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Speed up your swing to gain control!
Doug Hammer

Scottsdale, AZ (Sports Network) -- I have a lot of students come to me for the first time and tell me they have been trying to slow down their golf swing to gain control. The first thing I ask them to do is to show me what would feel like a fast swing to them.

Almost invariable that swing produces a good shot.

Why is that? I know I have been told countless times when I was learning the game to ?slow down? or ?swing easier?. I am sure everyone reading this article has also been told those exact words. So, why am I writing to tell you to scratch that thought and swing faster?

Vijay Singh
Vijay Singh has one of the most explosive swings on the PGA Tour.
The answer is quite simple. Slowing down your golf swing gives the illusion that you are hitting the ball better. A ball will curve off line because of side spin. If you slow down your swing, you produce less spin, therefore producing a straighter shot. All you have accomplished by slowing down your swing is you have given yourself a slow, bad swing!

So now you may be thinking you will have speed but no control. This may be true if you have incorrect fundamentals, such as a weak grip or poor posture. It is important to work on your set up and in-swing fundamentals to achieve a square clubface and on-plane golf swing. When you are practicing whatever it may be you feel you need to work on with your golf swing, ALWAYS swing at a normal, firm pace, NEVER slow down!

How can you achieve your maximum speed with a golf club? You do not want to swing with a poor tempo, or rhythm, to your swing. In other words, you do not want to take the club away slow and then swing fast to the ball. Make sure your swing has a nice rhythm to it, and keep it moving fast using your 3 power sources.

The golf swing has three major power sources:

  • The hinging and unhinging of the wrists through the hitting zone
  • The turning of the shoulders 90 degrees in the backswing and finish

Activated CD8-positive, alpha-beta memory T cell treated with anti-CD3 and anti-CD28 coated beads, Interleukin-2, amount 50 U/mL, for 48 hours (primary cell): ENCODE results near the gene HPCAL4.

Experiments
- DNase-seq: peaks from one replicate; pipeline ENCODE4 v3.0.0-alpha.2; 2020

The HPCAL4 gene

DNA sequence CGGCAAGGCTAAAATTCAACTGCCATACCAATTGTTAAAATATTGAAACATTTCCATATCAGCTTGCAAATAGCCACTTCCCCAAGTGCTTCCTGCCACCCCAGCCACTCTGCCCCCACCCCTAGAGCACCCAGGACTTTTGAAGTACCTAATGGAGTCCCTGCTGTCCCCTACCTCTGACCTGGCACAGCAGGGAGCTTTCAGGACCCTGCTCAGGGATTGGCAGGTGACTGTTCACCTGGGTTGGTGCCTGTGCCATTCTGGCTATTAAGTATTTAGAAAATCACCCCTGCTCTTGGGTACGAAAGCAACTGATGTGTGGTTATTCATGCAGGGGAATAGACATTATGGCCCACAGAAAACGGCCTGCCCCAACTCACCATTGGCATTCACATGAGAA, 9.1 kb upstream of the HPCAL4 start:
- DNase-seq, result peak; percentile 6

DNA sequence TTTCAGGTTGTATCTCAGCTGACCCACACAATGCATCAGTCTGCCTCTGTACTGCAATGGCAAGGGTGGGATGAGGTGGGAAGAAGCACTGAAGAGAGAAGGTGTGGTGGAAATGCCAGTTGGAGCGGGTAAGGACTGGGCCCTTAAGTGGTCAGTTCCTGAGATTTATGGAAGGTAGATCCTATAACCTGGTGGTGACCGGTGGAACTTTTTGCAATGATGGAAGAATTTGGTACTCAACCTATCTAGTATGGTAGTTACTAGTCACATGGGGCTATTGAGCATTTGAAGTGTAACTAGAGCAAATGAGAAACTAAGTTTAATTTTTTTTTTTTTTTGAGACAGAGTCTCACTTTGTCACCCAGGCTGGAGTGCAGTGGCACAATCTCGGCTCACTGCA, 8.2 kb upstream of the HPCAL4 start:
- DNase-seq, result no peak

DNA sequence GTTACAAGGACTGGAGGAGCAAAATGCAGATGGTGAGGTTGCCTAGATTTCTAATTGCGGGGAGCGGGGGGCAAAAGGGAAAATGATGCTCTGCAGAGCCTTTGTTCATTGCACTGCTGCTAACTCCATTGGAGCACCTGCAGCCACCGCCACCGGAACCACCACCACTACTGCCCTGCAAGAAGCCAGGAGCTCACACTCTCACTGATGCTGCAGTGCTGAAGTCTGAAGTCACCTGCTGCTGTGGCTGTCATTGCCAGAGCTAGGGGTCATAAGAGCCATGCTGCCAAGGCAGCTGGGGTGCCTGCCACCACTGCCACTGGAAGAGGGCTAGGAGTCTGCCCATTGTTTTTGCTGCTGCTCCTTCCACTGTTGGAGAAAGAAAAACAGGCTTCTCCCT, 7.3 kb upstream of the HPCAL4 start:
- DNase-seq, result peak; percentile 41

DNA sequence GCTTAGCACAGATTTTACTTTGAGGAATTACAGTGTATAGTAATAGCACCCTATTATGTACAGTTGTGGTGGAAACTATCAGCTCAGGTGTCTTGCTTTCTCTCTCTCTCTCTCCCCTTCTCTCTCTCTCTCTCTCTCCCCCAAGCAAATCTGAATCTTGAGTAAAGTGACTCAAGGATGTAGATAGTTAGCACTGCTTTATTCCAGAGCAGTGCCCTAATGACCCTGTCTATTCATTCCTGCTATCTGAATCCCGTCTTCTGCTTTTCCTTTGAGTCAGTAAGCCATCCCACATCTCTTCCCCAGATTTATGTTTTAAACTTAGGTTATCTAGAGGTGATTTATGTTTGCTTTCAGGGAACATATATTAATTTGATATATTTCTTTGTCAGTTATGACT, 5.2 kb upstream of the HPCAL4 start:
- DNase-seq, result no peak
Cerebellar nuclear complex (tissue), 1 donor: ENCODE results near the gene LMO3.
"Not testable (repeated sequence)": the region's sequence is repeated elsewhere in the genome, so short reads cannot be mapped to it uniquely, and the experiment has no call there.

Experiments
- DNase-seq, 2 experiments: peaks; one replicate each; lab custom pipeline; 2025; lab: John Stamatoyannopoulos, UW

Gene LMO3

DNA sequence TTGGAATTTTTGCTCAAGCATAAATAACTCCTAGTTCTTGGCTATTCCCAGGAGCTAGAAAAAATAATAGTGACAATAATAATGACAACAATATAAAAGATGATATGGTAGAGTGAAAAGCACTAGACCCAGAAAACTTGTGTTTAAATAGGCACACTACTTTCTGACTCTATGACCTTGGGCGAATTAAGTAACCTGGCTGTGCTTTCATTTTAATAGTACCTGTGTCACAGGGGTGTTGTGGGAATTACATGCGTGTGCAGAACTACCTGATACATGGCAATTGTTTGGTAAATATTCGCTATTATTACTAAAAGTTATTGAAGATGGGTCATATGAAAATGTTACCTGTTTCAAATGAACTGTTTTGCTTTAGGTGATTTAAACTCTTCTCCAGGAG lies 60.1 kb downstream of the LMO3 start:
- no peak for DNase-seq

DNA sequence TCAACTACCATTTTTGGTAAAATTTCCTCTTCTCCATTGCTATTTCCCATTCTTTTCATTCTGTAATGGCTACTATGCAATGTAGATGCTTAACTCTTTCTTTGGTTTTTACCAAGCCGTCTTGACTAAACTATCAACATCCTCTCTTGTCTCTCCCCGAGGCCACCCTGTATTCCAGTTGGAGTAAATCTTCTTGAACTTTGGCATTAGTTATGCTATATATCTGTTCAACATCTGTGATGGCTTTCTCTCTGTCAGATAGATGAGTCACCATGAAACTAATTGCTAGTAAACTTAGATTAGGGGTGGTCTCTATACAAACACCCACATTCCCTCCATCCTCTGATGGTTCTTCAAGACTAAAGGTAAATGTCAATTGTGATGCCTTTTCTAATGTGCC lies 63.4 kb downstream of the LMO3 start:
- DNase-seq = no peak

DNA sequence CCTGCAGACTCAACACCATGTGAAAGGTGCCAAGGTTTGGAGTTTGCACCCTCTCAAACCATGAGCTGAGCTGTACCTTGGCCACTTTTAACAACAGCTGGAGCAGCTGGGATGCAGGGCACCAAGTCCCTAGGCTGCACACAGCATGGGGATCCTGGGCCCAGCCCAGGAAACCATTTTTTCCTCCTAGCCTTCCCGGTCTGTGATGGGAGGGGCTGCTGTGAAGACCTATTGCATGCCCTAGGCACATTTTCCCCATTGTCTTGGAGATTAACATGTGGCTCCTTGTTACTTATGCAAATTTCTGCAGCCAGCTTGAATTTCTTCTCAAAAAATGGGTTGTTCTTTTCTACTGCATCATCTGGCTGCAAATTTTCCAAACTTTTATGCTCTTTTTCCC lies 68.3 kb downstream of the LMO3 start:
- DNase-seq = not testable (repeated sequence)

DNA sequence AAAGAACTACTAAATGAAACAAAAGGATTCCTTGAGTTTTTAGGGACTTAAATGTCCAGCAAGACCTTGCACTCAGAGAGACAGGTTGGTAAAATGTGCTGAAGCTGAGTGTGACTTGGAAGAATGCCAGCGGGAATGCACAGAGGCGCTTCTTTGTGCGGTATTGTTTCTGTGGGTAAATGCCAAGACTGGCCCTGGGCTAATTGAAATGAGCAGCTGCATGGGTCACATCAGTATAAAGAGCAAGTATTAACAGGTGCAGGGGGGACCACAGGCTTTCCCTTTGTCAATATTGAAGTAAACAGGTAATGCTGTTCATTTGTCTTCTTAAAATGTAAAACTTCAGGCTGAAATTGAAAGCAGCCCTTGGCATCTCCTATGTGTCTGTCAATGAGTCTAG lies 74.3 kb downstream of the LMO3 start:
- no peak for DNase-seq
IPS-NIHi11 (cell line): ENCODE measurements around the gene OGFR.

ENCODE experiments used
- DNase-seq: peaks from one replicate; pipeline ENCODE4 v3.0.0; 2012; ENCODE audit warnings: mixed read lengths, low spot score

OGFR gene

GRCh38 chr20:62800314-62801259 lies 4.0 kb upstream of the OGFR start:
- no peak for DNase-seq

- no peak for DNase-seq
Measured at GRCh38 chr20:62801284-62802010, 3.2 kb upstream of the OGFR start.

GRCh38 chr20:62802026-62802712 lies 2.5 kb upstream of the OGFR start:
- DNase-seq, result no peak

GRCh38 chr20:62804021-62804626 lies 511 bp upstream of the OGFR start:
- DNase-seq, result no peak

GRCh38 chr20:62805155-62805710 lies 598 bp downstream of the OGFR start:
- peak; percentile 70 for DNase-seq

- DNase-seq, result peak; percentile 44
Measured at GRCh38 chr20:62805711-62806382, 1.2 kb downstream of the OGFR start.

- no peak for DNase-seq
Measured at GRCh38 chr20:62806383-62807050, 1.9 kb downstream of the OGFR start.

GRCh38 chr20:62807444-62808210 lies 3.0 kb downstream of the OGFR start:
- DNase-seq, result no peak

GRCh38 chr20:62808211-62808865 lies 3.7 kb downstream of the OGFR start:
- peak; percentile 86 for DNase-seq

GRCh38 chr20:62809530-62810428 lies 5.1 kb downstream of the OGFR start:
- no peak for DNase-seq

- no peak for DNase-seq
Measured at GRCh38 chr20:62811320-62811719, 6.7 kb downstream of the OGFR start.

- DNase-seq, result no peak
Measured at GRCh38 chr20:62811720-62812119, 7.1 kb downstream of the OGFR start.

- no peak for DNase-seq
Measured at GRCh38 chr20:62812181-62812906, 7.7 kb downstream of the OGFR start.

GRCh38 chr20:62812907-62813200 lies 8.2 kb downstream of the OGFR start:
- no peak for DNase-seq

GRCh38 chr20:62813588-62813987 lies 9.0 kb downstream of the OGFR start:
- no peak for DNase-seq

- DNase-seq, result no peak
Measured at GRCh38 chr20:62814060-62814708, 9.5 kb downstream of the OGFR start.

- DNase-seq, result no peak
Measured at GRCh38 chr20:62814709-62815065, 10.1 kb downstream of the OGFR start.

• The swing of the arms rotationally around the spine

    To see if you have all three power sources, try the ?swish? drill. Using your golf grip, hold the club up in front of you, so that it is sticking straight out from your belt buckle. Take a baseball swing around your spine using nothing but your shoulders; be sure to turn as far as you can. You should have heard the club make a tiny ?swish? sound. Take another baseball swing. This time cock your wrists in the backswing to make the shaft of the club and your left forearm form a 90 degree angle while you turn the shoulders the same amount. Uncock the wrists quickly as you swing through the hitting zone.

    The ?swish? should have gotten much louder. Now, make one more swing, this time take all the tension out of the arms and let them swing freely around your body, cock and uncock the wrists, and turn the shoulders. That should have been the loudest ?swish? yet.

    Lower the club into position and make the same ?swish? sound every time you swing at the ball. No matter what you may be working on, ?swish? the club every time, and you will be hitting longer and straighter in no time. Good luck with all your golf goals!

    PGA professional, Doug Hammer, is the Director of Instruction for Talking Stick Golf Club in Scottsdale, AZ. Doug has been with Troon Golf since 1998, teaching full time since 2001. Doug has studied under some of the game's greatest teachers in Tim Mahoney, Hank Haney, and Mike and Sandy LaBauve. Since 2001, Doug has taught in 10 U.S. states and a short stint in Japan. With this experience, he brings a very patient and consistent approach to the lesson tee, and feels that he can help all levels of players reach their goals.


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